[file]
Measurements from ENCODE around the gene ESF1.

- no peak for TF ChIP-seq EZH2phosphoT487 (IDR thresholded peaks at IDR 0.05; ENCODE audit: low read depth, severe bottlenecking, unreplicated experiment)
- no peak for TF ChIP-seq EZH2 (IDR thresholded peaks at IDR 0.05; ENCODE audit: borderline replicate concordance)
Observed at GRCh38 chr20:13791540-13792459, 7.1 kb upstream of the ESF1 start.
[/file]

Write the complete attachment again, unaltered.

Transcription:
Measurements from ENCODE around the gene ESF1.

- no peak for TF ChIP-seq EZH2phosphoT487 (IDR thresholded peaks at IDR 0.05; ENCODE audit: low read depth, severe bottlenecking, unreplicated experiment)
- no peak for TF ChIP-seq EZH2 (IDR thresholded peaks at IDR 0.05; ENCODE audit: borderline replicate concordance)
Observed at GRCh38 chr20:13791540-13792459, 7.1 kb upstream of the ESF1 start.